Even a train station, even a tavern, a woodpile, a water tank along the Macon & Western Railroad, a shapeless collection of industrial parks, needs a name. God only knows what the Creek Indians once called this footpath leading off to the holy mountain. Now that the smog often blocks the view, it's only fair that the name faded from maps. And even a stupid name needs a population stable enough recall it and pronounce it. Like Quick Station, then Forest Station, Stumptown, then Astor, then Forest Park. If there's no longer any mentionable Forest or Park, how do you say it in Vietnamese? or Haitian or Mexican?

I'm collecting evidence of these implications. Last weekend my Grandma gave me a newspaper clipping from The Clayton Neighbor, August 1976. "Natural Childbirth: Moms and Dads Stick Together in Clayton Delivery Rooms." My mother and father are pictured in the county's first Lamaze class. Dad is smooth and earnest, supporting my mom from behind. Mom's arms are plump in her ruffled peasant blouse. Her eyeglasses and belly are extravagantly round. "Jesse and Jayne Slagle Perform Exercise. Mountain View Couple is Taking Soromundi Course." They’re poster children for a progressive, wholesome community. For the onward and upward. I can't tell you how ghostly this photo is to me, knowing my sister is balled up inside that shirt; knowing my mom and dad are younger than I am now, and that they did not, in fact, stick together.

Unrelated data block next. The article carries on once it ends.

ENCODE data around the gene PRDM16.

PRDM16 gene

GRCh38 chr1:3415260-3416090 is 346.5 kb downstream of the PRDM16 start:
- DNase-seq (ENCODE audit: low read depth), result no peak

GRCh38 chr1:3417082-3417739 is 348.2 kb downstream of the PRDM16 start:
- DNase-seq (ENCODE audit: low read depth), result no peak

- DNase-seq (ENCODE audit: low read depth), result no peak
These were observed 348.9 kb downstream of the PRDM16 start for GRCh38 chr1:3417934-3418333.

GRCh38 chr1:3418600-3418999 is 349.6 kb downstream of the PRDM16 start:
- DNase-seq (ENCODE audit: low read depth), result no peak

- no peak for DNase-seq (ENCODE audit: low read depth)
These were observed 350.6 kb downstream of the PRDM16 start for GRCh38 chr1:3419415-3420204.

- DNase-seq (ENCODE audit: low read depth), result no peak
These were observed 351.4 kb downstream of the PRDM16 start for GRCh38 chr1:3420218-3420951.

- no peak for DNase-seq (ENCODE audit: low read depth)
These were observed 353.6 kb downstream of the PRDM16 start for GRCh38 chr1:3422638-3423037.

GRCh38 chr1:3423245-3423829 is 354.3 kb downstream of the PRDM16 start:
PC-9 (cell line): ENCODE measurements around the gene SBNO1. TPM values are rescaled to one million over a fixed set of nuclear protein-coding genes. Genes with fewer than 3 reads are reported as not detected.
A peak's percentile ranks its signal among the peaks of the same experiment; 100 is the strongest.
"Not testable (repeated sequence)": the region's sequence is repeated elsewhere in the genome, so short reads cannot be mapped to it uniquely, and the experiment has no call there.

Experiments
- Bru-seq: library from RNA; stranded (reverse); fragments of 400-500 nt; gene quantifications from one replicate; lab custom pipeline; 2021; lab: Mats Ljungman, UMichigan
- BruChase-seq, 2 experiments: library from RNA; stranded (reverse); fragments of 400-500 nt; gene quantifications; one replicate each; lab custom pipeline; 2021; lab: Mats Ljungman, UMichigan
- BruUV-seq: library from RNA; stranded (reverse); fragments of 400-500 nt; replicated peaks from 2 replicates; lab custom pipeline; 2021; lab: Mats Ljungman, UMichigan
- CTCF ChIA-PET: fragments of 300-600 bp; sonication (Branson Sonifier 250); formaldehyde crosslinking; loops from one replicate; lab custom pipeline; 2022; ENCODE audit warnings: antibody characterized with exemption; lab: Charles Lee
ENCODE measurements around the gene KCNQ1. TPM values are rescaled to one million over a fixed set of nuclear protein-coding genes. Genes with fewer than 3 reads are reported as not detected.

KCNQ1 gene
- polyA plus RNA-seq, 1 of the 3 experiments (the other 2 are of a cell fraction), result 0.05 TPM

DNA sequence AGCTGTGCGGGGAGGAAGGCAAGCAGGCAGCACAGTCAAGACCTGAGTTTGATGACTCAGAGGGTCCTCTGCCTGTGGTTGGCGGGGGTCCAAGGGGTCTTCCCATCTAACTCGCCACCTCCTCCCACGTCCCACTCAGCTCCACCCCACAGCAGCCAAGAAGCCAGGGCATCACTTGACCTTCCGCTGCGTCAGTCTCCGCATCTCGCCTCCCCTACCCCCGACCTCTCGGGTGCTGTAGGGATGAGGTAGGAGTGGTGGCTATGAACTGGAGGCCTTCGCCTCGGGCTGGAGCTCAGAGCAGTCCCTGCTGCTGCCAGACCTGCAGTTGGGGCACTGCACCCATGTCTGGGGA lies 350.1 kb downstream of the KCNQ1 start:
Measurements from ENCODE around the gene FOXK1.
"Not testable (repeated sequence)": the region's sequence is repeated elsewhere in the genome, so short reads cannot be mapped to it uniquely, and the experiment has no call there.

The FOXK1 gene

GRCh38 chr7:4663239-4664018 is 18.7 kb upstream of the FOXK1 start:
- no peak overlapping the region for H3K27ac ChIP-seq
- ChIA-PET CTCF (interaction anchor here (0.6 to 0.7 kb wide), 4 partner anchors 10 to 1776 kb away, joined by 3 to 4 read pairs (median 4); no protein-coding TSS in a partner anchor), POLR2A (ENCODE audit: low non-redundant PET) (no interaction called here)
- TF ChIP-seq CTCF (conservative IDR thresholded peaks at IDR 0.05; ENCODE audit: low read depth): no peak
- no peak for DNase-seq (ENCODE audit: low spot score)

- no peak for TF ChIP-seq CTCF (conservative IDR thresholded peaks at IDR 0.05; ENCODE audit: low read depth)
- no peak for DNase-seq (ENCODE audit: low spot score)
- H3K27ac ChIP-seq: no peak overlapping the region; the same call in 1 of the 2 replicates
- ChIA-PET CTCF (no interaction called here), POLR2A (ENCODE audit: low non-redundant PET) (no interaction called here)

See, the city of Mountain View, like their marriage, dissolved shortly after that article was published. I have yet to unearth a trace of protest or regret about it. Mountain View lost its city charter in 1978, a year of tornadoes. Jayne and Jesse were forced out of the old Victorian they rented on Southwest Street when the whole block was scooped up by airport developers. The houses were hoisted out of their foundations, paraded down Highway 19/41 draped in solemn Wide Load banners.